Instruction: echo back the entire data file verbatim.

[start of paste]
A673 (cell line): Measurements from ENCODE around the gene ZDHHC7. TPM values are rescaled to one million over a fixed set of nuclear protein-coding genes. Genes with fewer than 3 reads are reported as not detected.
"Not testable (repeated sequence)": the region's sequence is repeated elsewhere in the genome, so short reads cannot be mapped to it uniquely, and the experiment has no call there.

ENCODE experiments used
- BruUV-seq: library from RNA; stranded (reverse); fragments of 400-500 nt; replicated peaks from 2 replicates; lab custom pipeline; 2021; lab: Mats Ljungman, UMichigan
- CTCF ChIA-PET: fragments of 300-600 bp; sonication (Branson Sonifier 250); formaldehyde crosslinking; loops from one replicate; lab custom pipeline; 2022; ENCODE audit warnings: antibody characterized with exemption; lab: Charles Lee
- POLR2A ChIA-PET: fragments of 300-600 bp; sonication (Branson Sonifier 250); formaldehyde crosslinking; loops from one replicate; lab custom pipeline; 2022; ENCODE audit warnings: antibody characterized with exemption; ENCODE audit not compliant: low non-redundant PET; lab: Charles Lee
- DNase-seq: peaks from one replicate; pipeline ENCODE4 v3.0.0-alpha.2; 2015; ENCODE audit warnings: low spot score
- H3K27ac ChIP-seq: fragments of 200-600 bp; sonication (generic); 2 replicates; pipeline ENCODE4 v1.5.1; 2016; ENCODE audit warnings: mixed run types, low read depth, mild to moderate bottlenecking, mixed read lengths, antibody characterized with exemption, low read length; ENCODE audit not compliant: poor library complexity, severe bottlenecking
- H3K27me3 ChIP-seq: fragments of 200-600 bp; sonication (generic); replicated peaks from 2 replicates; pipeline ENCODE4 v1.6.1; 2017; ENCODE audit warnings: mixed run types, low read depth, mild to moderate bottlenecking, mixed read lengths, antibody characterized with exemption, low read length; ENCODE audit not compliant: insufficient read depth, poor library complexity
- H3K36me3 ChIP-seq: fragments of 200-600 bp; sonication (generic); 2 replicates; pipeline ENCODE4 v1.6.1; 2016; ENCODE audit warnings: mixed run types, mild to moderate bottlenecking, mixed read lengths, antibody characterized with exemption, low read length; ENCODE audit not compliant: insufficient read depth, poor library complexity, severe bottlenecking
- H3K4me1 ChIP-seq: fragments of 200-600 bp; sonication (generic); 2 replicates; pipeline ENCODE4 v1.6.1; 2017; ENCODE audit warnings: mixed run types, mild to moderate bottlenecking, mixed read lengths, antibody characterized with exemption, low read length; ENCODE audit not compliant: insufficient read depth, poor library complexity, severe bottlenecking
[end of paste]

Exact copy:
A673 (cell line): Measurements from ENCODE around the gene ZDHHC7. TPM values are rescaled to one million over a fixed set of nuclear protein-coding genes. Genes with fewer than 3 reads are reported as not detected.
"Not testable (repeated sequence)": the region's sequence is repeated elsewhere in the genome, so short reads cannot be mapped to it uniquely, and the experiment has no call there.

ENCODE experiments used
- BruUV-seq: library from RNA; stranded (reverse); fragments of 400-500 nt; replicated peaks from 2 replicates; lab custom pipeline; 2021; lab: Mats Ljungman, UMichigan
- CTCF ChIA-PET: fragments of 300-600 bp; sonication (Branson Sonifier 250); formaldehyde crosslinking; loops from one replicate; lab custom pipeline; 2022; ENCODE audit warnings: antibody characterized with exemption; lab: Charles Lee
- POLR2A ChIA-PET: fragments of 300-600 bp; sonication (Branson Sonifier 250); formaldehyde crosslinking; loops from one replicate; lab custom pipeline; 2022; ENCODE audit warnings: antibody characterized with exemption; ENCODE audit not compliant: low non-redundant PET; lab: Charles Lee
- DNase-seq: peaks from one replicate; pipeline ENCODE4 v3.0.0-alpha.2; 2015; ENCODE audit warnings: low spot score
- H3K27ac ChIP-seq: fragments of 200-600 bp; sonication (generic); 2 replicates; pipeline ENCODE4 v1.5.1; 2016; ENCODE audit warnings: mixed run types, low read depth, mild to moderate bottlenecking, mixed read lengths, antibody characterized with exemption, low read length; ENCODE audit not compliant: poor library complexity, severe bottlenecking
- H3K27me3 ChIP-seq: fragments of 200-600 bp; sonication (generic); replicated peaks from 2 replicates; pipeline ENCODE4 v1.6.1; 2017; ENCODE audit warnings: mixed run types, low read depth, mild to moderate bottlenecking, mixed read lengths, antibody characterized with exemption, low read length; ENCODE audit not compliant: insufficient read depth, poor library complexity
- H3K36me3 ChIP-seq: fragments of 200-600 bp; sonication (generic); 2 replicates; pipeline ENCODE4 v1.6.1; 2016; ENCODE audit warnings: mixed run types, mild to moderate bottlenecking, mixed read lengths, antibody characterized with exemption, low read length; ENCODE audit not compliant: insufficient read depth, poor library complexity, severe bottlenecking
- H3K4me1 ChIP-seq: fragments of 200-600 bp; sonication (generic); 2 replicates; pipeline ENCODE4 v1.6.1; 2017; ENCODE audit warnings: mixed run types, mild to moderate bottlenecking, mixed read lengths, antibody characterized with exemption, low read length; ENCODE audit not compliant: insufficient read depth, poor library complexity, severe bottlenecking